Gun Problems are Robbing Americans of the Right of Life, Liberty, and the Pursuit of Happiness


Tralona Bartkowiak. Suzanne Fountain. Teri Leiker. Kevin Mahoney. Lynn Murray. Rikki Olds. Neven Stanisic. Denny Stong. Eric Talley. Jody Waters. Those are the names of the people who lost their lives Monday, March 22 in Boulder, Colorado, USA.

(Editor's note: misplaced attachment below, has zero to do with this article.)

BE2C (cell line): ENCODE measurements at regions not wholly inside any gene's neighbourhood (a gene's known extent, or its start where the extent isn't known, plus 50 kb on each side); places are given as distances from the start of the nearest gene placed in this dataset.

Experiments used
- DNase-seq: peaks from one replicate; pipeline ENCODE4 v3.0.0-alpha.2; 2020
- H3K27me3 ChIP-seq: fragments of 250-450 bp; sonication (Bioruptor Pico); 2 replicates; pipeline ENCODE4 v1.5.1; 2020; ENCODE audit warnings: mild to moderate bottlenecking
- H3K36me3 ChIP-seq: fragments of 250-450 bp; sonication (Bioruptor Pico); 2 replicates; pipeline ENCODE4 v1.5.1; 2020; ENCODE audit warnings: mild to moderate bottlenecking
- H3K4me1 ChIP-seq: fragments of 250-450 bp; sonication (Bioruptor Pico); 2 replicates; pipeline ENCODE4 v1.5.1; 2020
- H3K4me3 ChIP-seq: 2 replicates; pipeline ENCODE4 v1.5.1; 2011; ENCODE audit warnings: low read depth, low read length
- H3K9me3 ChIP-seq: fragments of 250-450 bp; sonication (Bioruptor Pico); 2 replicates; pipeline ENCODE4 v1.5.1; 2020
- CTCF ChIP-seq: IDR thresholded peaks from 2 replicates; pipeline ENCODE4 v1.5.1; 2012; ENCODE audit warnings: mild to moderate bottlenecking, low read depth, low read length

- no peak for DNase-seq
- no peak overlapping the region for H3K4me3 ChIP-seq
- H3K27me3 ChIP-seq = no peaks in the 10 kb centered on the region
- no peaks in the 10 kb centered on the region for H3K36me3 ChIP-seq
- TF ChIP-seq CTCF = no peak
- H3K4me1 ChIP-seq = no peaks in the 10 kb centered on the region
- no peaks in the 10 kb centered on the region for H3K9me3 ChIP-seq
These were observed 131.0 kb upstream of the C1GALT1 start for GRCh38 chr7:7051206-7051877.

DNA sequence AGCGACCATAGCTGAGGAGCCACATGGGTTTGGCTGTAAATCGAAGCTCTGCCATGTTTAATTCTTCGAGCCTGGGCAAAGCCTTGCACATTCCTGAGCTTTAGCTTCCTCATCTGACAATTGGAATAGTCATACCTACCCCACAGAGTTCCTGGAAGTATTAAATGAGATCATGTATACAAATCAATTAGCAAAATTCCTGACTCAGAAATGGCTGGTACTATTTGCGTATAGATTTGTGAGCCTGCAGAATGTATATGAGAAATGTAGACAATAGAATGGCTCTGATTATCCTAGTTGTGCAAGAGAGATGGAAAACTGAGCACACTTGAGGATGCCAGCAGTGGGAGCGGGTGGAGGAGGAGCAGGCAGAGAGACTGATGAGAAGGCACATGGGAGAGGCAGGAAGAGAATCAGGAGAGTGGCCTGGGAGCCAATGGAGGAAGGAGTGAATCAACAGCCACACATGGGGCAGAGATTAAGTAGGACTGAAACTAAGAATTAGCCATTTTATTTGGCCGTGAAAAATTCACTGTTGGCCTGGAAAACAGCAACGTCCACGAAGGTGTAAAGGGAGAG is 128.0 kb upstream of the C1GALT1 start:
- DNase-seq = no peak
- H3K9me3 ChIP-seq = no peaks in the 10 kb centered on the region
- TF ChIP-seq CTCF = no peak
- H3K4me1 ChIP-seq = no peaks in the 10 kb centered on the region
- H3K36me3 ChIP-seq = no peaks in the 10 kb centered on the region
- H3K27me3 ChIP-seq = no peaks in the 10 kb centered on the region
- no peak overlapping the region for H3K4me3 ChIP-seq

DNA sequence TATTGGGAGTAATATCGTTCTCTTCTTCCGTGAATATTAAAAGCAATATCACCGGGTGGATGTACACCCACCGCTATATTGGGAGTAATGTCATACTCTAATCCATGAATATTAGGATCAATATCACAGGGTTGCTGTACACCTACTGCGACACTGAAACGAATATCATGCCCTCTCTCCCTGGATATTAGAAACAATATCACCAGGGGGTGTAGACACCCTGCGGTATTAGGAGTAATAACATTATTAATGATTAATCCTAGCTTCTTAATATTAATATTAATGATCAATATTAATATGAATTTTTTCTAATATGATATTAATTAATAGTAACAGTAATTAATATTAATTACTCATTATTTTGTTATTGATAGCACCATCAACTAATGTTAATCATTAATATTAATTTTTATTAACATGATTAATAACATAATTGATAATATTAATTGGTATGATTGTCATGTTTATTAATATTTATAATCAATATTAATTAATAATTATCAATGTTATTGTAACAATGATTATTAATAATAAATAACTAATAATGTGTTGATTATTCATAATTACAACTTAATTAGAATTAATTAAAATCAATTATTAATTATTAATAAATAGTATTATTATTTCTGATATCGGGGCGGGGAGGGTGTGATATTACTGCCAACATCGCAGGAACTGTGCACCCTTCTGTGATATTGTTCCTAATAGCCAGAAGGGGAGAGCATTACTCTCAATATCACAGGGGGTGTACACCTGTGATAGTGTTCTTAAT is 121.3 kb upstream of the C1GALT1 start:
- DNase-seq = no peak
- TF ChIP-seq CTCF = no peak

It hasn’t even been a week and here we are again, discussing yet another mass shooting in the United States. I wish we could talk about dogs, exercise, philosophy, or another fun subject like we have in the past, but just as I did last week, I feel a sense of moral obligation to discuss this tragedy. We cannot have a positive and meaningful conversation about the pursuit and realization of happiness without touching on the polar opposites, fear, tragedy, despair, and grief. It breaks my heart because yesterday 10 people went out to buy groceries and never came home to their loved ones. Maybe they were picking up ingredients for a special occasion, maybe they just wanted to grab a six-pack of beer after a tough day at work, or maybe they were there to buy flowers as I way of saying I love you, or maybe they were just greeting customers at work. Whatever their reason, they didn’t come home and they never will because some disgusting excuse of a human being decided to take their lives.